Michael Fabricant: I am grateful to the Minister for his generosity in giving way and I am somewhat reassured by his point on regulation. However, he did not address the second point. He spoke about the light touch, by implication, when he said that he did not wish to see the word ''regulation'', but he has not addressed the point about the size of the organisation. How many employees does he imagine it will have?
Dr. Howells: That matter is not dealt with in this part of the Bill or in the amendment, and I do not intend to discuss it.
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Miss McIntosh: I am grateful for the Minister's comments and his explanatory words. I believe that the Committee is handicapped by having to consider the structure of the new body without knowing precisely what its remit will be. The Minister has a distinct advantage over us, because he has probably had sight of the draft broadcasting Bill.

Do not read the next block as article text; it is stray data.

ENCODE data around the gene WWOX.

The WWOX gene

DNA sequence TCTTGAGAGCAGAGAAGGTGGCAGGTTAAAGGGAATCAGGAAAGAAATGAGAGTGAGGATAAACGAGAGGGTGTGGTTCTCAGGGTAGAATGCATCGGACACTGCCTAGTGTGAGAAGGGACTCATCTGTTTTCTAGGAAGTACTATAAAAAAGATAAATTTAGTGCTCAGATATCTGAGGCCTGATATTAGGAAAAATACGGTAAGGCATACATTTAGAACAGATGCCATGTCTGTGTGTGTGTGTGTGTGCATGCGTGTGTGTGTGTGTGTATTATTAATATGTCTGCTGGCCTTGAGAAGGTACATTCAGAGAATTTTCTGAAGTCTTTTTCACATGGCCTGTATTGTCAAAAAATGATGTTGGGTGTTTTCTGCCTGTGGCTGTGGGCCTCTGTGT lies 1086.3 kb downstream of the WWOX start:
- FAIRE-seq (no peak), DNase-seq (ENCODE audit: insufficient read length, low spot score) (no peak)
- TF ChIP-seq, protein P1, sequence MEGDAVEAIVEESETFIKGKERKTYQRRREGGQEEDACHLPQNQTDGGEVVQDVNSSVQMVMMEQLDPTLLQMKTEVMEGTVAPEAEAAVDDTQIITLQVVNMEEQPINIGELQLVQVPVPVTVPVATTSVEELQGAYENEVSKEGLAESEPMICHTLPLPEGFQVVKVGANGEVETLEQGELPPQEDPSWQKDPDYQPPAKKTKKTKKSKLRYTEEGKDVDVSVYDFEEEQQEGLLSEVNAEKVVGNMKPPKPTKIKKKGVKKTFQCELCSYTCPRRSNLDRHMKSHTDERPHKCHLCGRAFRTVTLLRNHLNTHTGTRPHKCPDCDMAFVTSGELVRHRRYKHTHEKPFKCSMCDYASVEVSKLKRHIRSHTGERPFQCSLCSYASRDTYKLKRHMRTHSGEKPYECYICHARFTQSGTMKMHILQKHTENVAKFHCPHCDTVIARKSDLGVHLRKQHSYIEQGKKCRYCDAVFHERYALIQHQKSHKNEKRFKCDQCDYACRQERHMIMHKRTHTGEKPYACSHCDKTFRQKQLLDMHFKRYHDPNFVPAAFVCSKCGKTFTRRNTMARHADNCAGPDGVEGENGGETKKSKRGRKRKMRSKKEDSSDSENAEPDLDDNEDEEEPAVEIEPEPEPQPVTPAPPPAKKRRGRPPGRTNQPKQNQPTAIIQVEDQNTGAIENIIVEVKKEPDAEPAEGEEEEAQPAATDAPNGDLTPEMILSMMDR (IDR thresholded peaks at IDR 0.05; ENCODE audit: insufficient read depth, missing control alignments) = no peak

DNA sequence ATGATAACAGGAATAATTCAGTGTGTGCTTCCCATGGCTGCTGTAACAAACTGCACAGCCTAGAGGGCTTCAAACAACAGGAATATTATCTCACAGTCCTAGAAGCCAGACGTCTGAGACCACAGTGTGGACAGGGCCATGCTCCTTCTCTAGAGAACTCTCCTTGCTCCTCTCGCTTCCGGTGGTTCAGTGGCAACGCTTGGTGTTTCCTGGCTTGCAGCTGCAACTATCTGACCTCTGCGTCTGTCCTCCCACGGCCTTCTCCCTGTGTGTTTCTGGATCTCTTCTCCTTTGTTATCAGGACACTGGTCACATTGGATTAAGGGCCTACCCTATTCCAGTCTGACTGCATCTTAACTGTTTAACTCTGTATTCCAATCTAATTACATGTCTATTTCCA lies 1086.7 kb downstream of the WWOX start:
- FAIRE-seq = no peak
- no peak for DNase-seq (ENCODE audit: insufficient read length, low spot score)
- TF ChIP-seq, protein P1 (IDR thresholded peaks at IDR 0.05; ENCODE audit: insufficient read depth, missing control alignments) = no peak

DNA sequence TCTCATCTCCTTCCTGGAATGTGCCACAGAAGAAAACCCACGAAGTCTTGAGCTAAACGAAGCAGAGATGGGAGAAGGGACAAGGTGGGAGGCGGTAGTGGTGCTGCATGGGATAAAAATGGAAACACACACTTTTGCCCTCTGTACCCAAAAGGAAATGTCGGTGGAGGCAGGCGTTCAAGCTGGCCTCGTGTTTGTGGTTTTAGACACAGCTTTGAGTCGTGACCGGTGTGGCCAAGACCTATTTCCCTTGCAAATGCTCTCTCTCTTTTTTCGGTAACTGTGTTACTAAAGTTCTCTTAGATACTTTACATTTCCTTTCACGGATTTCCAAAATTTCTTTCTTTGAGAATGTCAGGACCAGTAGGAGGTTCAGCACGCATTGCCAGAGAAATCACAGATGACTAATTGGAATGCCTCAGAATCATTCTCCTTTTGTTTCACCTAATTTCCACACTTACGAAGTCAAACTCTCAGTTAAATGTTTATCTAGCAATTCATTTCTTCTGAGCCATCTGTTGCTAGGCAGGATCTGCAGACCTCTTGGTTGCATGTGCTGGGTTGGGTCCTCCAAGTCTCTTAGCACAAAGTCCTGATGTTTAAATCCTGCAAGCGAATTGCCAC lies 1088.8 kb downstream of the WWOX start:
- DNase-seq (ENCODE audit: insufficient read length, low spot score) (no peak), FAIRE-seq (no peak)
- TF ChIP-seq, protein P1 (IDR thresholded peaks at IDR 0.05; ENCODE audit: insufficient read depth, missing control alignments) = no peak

Even though the long title of the Bill contains the term ''regulation'', the Minister has not responded to my point that we are replacing five organisations with one organisation. The desire to call it the ''Communications Regulation Commission'' reflects the Select Committee's concept of it as more of a collegiate commission: the chairman will share the commission with the members of Ofcomwe shall discuss this in more detail laterbut it will not be the chairman on a frolic of his own, as would be the case, for example, with a director general of communications. Will the Minister respond to those points?
Dr. Howells: I shall, very briefly. During the Committee's proceedings we will have many discussions about the make-up of the Ofcom board and its committees, and that is the right time to deal with the matter. Every page of the Bill gives a sense, which I hope we have communicated, that we strongly favour the collegiate approach. Nevertheless, we believe that we have arrived at the best title for the body that we aim to establish.
The Chairman: May I ask hon. Members to be alert? When we reach the end of a debate I need to be told whether an hon. Member seeks to withdraw the amendment, otherwise I shall put the Question on it later.